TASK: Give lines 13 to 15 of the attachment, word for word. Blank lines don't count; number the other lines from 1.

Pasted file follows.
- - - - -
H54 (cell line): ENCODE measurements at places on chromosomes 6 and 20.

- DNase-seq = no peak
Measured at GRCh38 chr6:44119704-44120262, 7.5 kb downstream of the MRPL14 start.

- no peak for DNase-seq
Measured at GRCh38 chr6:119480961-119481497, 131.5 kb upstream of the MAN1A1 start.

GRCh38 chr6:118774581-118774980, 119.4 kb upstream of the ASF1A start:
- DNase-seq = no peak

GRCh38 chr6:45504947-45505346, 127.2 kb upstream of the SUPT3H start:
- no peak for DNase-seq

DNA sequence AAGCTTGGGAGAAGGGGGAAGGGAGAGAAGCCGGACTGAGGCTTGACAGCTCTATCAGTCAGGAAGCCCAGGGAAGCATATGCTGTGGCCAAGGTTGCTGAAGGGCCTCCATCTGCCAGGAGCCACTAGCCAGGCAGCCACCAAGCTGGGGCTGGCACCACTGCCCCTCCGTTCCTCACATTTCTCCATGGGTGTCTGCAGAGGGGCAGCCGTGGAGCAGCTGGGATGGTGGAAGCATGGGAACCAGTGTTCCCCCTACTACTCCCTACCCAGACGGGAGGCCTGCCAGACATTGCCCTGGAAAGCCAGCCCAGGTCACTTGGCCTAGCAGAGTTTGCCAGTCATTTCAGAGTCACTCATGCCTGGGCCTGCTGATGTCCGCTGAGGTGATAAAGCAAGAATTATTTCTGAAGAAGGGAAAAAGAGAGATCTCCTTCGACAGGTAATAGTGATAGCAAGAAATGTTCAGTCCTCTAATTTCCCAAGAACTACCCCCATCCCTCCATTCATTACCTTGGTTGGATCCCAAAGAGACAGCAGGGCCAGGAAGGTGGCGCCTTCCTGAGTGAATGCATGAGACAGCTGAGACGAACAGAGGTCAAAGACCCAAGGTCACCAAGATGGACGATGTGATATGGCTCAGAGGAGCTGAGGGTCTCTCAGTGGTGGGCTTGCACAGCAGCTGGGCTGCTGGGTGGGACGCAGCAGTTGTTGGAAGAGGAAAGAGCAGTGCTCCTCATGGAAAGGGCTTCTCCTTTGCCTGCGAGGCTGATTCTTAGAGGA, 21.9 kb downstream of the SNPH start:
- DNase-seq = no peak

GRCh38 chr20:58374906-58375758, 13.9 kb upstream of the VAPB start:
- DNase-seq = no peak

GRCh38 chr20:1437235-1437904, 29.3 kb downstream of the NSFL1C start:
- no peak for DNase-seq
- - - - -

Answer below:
- DNase-seq = no peak

GRCh38 chr20:1437235-1437904, 29.3 kb downstream of the NSFL1C start:
- no peak for DNase-seq